Sunday, August 03, 2008

The following is a question from a reader in Australia:
I am seeking some advice I have carefully watched your Basic Box Making DVD. My query is with the thicknesser. You don’t seem to get a tail in or tail out leaving that scoop at both ends of your timber. I have watched it over & over gone out to the workshop and tried again. Could you advise me of what I am doing wrong? It is driving me insane. I also hope it is alright to contact you for advice.
I think what you are describing is "snipe" where the cutterhead on the planer dips into the stock a bit as the wood is released by the infeed roller of the planer. Snipe generally leaves a deeper cut across the width of the board, 3 or 4 inches from the end that can be difficult to sand out. There are some planers that are better at controlling snipe than others. The height of the table rollers can make a difference and for planing thin stock, putting a sheet of plywood or melamine over the surface of the table can help by bypassing them. The in-table rollers are intended to ease the planing of rough stock, but are unnecessary for preparing stock for box making.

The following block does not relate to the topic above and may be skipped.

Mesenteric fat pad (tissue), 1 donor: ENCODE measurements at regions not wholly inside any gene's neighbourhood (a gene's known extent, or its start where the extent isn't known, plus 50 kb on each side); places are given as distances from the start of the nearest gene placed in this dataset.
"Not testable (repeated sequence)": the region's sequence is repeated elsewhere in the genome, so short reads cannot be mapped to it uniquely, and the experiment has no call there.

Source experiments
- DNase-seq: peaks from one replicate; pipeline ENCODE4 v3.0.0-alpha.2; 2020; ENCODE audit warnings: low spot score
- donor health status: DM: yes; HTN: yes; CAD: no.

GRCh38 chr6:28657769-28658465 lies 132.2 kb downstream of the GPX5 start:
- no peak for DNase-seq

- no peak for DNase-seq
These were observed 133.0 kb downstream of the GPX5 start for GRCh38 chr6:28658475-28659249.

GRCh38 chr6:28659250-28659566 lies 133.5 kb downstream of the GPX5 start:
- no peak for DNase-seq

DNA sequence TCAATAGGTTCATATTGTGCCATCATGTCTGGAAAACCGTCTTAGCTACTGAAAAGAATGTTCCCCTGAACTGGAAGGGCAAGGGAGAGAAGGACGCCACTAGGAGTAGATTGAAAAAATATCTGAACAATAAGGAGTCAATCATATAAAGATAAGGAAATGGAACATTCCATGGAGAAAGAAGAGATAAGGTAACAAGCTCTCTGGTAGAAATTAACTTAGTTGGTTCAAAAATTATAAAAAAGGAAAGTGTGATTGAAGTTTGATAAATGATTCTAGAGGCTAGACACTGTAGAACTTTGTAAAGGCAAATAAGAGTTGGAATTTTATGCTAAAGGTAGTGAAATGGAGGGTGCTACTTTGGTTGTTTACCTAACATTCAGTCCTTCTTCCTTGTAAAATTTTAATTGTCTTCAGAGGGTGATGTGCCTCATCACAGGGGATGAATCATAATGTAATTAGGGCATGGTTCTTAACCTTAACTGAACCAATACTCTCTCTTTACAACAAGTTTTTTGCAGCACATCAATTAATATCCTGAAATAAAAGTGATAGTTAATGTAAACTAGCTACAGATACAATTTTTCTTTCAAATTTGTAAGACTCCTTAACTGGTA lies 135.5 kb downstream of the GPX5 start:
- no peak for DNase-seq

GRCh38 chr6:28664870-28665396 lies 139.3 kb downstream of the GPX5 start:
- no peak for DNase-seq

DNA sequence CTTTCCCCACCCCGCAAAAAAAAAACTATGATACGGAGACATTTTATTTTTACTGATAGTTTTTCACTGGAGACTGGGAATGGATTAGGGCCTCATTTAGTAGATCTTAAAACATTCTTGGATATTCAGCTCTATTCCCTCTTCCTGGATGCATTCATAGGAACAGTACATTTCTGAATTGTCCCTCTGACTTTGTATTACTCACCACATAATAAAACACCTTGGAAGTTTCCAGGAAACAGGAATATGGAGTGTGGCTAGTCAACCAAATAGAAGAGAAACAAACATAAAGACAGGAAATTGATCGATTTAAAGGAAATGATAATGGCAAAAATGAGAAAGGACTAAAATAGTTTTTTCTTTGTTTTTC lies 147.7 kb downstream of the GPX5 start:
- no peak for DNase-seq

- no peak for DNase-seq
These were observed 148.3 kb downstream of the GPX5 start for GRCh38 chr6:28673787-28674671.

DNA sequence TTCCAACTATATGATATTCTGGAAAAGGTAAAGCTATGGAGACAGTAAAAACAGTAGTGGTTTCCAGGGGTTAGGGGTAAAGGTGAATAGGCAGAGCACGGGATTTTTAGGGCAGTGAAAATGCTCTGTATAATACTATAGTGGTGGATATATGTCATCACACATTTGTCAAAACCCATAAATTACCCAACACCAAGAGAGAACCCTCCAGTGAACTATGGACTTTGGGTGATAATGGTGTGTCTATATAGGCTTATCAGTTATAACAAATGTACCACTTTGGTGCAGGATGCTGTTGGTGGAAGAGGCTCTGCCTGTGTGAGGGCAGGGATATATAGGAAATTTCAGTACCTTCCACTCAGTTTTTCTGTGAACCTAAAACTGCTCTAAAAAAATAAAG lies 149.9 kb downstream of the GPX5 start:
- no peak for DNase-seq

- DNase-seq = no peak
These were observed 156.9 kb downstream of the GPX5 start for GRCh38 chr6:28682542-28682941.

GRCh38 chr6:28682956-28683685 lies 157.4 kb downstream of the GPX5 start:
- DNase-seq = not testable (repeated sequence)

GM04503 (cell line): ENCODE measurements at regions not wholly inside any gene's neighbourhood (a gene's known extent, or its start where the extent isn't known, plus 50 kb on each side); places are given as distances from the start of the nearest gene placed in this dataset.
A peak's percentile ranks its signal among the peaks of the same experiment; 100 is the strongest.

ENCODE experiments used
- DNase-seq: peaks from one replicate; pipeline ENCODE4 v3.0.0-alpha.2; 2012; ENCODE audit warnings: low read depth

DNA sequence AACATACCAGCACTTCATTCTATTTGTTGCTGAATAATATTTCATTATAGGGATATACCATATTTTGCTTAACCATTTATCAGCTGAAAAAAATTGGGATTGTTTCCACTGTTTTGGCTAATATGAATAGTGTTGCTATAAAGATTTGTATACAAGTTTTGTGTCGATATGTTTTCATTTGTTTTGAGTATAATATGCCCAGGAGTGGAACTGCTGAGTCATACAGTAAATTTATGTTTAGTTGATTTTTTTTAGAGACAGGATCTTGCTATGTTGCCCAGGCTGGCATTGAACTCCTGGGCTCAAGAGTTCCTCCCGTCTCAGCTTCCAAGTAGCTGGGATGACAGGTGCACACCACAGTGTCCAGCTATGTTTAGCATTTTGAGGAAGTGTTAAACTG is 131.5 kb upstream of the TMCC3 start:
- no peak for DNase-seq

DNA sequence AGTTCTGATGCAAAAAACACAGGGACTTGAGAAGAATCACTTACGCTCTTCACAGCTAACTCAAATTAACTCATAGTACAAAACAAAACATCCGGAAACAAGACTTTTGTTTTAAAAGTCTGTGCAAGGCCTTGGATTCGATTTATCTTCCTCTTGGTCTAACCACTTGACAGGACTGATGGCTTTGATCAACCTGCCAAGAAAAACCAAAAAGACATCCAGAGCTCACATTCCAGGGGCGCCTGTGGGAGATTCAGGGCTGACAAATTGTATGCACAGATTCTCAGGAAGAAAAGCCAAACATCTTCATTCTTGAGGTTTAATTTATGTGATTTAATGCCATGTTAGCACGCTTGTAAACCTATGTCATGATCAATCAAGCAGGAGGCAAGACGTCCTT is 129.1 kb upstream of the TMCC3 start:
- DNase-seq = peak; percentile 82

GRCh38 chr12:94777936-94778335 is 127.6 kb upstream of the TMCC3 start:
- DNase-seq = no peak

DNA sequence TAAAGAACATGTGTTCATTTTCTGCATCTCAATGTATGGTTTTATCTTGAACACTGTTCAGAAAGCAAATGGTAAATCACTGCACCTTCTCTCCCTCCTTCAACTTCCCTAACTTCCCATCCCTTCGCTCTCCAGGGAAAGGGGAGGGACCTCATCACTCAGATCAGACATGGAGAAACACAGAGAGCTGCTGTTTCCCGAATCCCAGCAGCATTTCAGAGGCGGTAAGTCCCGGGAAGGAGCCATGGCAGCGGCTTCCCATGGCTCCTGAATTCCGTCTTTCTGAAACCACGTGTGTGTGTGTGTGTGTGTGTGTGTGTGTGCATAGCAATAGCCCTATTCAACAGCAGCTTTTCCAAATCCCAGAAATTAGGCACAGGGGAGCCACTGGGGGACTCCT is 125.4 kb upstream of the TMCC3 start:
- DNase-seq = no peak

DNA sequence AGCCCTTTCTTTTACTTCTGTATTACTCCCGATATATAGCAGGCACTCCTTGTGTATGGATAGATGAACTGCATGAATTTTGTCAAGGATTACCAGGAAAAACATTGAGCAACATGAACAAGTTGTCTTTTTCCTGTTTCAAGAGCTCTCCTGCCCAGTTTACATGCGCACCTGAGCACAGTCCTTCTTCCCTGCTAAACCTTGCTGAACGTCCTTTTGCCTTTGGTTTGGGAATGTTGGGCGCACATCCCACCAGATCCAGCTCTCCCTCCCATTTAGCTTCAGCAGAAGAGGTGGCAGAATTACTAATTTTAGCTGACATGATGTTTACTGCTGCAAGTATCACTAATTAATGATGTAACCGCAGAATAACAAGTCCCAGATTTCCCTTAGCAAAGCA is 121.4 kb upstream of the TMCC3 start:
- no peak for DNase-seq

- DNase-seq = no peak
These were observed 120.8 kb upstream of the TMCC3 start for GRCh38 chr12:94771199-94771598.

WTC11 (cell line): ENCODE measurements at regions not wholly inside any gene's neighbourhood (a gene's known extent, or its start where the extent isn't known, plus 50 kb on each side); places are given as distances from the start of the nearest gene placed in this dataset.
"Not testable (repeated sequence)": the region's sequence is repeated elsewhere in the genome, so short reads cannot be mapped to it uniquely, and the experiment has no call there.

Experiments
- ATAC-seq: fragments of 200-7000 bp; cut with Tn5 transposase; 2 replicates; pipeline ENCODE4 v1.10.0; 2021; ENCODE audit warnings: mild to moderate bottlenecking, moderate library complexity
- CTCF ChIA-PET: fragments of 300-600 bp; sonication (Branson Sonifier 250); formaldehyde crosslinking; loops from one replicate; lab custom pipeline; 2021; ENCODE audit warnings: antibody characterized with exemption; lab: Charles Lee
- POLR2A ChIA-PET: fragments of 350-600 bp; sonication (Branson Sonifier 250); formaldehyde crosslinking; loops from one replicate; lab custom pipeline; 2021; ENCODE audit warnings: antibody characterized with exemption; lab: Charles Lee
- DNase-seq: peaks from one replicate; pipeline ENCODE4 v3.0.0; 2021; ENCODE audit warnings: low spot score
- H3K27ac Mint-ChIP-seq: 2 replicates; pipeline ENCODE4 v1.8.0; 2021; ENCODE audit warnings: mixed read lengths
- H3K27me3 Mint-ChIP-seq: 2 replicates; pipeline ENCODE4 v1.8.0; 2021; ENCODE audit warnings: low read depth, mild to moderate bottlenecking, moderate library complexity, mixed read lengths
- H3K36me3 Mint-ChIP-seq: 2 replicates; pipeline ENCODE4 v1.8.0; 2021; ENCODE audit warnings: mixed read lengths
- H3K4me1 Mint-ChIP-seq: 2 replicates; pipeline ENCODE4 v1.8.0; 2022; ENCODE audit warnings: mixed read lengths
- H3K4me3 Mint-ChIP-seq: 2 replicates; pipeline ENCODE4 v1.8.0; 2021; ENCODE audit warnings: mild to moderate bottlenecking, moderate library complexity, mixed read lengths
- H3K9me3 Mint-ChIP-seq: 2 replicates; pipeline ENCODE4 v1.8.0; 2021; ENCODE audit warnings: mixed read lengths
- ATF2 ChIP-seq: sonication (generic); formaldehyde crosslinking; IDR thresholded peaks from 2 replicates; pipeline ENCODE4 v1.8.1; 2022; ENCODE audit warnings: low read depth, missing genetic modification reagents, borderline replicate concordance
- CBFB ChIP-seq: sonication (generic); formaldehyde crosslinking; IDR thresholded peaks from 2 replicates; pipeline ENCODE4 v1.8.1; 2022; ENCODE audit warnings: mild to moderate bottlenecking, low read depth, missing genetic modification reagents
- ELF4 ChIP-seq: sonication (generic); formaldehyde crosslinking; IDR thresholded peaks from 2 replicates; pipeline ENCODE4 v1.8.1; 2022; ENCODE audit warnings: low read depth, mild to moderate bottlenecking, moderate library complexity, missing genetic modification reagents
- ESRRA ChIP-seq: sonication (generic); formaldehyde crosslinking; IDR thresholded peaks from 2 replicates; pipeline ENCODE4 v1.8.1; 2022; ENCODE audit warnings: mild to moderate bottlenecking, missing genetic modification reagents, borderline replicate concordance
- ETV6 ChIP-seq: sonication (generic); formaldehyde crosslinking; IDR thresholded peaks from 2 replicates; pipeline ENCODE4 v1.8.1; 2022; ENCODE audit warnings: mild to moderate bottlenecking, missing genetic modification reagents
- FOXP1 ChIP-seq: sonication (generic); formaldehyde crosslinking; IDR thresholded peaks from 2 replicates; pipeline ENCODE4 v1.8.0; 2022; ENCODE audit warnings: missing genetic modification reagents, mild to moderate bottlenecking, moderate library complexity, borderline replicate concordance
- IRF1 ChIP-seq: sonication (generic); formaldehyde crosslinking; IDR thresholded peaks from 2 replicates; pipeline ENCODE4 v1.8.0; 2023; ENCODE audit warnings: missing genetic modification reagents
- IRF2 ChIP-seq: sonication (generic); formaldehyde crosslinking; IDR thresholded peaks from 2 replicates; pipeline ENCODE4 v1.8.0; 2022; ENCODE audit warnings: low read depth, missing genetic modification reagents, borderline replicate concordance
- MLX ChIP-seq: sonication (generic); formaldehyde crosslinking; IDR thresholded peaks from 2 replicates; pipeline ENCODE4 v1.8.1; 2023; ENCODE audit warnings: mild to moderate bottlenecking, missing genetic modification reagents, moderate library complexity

The infeed and outfeed rollers exert a great deal of force holding the stock down firmly to the table, and sometimes the stock springs up slightly when the pressure is released, allowing the stock to lift slightly into the cutterhead. I generally lift up on the stock as it exits the planer. What this does is create some leverage on the stock, holding it more tightly to the table, counteracting the effect of the roller release and reducing the potential for snipe.

I don't know if any of this will help. I don't know what kind of planer you are using, or whether the stock is straight as it is being planed. There are lots of variables in surfacing materials, so without knowing a great deal more, I can only speculate. But the easiest thing to do first is to hold the stock up on the outfeed end during planing and see what happens.

Woodworking tools function on the basis of Newtonian Physics, even though at times they may seem to have a bit of Heisenberg uncertainty thrown in to boot. The key is understanding the way things work and knowing that any problem unrelated to the space-time continuum can be solved with a little study and by holding your mouth just right.

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